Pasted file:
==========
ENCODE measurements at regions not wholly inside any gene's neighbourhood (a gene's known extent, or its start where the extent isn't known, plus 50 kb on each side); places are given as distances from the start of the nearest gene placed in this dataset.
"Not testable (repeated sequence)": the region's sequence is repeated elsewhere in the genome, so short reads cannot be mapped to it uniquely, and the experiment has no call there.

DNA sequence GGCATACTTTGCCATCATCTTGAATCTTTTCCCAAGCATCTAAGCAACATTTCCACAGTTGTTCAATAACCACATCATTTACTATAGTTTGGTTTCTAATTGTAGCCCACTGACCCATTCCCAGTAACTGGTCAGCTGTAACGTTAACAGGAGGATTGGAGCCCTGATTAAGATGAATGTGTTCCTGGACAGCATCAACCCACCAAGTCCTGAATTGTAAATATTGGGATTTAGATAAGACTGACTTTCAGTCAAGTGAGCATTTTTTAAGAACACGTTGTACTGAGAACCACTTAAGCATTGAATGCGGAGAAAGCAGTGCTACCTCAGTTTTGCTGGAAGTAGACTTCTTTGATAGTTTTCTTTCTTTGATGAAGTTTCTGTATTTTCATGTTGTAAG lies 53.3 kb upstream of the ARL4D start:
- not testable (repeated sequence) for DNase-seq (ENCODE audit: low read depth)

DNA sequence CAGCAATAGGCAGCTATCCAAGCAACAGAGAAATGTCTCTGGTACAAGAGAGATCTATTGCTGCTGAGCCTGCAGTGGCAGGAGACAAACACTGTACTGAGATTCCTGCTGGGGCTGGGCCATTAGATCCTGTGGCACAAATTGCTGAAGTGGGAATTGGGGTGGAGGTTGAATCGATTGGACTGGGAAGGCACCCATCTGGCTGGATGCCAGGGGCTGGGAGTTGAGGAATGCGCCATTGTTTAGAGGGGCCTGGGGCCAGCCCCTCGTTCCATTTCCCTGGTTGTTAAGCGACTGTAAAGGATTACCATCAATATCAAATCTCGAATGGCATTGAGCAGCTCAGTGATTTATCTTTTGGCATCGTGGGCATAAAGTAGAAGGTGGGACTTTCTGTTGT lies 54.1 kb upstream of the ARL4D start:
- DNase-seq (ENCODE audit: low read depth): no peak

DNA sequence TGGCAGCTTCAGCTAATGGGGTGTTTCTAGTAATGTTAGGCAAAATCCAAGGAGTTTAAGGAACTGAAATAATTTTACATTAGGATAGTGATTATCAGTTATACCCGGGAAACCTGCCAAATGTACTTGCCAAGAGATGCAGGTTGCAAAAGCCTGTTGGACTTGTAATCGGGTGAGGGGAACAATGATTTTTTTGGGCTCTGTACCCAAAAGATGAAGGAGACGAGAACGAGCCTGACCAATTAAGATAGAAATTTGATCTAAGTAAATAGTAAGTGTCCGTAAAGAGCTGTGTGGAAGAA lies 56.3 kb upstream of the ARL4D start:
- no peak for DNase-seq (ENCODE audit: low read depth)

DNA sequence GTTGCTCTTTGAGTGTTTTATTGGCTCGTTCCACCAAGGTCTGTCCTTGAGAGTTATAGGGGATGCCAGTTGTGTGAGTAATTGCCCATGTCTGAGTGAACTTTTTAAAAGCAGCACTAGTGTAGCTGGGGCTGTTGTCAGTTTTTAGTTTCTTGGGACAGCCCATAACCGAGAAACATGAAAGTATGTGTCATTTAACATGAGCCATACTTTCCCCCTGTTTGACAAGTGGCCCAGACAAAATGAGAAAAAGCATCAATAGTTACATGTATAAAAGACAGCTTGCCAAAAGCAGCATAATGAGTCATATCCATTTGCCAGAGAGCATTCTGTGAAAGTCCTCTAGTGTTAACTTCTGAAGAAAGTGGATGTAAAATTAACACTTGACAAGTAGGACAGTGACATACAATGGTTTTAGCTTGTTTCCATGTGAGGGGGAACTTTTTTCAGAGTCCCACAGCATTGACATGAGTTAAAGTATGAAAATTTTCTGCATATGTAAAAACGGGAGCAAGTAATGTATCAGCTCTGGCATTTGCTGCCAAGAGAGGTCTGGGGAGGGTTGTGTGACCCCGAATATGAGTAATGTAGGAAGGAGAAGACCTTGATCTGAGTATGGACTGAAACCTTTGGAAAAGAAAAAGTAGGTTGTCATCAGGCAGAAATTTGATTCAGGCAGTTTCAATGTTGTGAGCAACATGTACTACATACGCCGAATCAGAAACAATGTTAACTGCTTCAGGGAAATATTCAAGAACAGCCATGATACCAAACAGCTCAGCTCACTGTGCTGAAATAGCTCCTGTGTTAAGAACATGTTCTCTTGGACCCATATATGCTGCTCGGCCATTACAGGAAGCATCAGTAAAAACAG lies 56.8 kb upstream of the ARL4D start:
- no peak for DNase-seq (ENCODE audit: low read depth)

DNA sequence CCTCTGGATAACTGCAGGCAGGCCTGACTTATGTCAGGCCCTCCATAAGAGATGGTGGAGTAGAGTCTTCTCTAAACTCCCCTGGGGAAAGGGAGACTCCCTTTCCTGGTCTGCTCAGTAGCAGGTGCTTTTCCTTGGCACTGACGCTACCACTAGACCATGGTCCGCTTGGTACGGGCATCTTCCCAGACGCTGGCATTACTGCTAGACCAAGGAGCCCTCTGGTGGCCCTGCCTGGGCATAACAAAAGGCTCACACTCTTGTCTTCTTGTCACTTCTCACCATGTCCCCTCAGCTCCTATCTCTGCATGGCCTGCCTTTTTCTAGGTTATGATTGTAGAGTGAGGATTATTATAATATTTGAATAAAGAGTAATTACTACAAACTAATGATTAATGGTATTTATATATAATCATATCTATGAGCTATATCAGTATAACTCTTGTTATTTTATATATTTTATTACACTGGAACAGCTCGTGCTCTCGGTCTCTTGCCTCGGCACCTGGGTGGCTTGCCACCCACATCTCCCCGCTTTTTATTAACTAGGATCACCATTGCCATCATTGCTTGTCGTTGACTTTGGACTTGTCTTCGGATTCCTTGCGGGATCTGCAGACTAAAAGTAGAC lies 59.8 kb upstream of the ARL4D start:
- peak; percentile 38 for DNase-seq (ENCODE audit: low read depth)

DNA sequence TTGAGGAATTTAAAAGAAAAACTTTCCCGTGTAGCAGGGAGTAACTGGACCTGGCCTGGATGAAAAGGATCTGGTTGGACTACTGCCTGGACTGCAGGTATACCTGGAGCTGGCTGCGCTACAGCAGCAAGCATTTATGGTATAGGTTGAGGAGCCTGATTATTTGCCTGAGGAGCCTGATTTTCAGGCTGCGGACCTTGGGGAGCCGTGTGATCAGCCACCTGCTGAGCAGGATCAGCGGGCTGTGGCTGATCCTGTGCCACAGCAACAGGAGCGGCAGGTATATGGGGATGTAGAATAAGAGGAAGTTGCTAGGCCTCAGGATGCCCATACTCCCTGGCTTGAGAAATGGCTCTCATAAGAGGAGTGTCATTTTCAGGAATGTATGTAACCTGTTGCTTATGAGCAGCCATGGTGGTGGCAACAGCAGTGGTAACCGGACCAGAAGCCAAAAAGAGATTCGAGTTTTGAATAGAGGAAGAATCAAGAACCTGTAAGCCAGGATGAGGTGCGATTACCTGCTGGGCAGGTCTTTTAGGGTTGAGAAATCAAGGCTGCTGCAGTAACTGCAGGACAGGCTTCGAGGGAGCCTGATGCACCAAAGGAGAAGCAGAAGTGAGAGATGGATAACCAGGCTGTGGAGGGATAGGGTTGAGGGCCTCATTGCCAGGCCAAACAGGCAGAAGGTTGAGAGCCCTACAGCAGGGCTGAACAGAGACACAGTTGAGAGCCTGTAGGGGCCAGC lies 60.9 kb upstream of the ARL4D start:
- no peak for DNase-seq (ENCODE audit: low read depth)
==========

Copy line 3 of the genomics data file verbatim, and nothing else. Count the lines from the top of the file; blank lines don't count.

DNA sequence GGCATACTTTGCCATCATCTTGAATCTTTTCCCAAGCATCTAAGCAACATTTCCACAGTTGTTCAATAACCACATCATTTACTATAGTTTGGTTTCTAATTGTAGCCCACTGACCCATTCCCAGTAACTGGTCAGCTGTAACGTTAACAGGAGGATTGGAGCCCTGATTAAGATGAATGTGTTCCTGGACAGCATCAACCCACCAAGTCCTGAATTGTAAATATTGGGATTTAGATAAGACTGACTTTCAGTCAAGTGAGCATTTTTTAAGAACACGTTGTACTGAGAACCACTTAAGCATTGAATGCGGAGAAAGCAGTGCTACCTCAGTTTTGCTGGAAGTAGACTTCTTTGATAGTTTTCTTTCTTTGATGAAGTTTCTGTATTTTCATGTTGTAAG lies 53.3 kb upstream of the ARL4D start: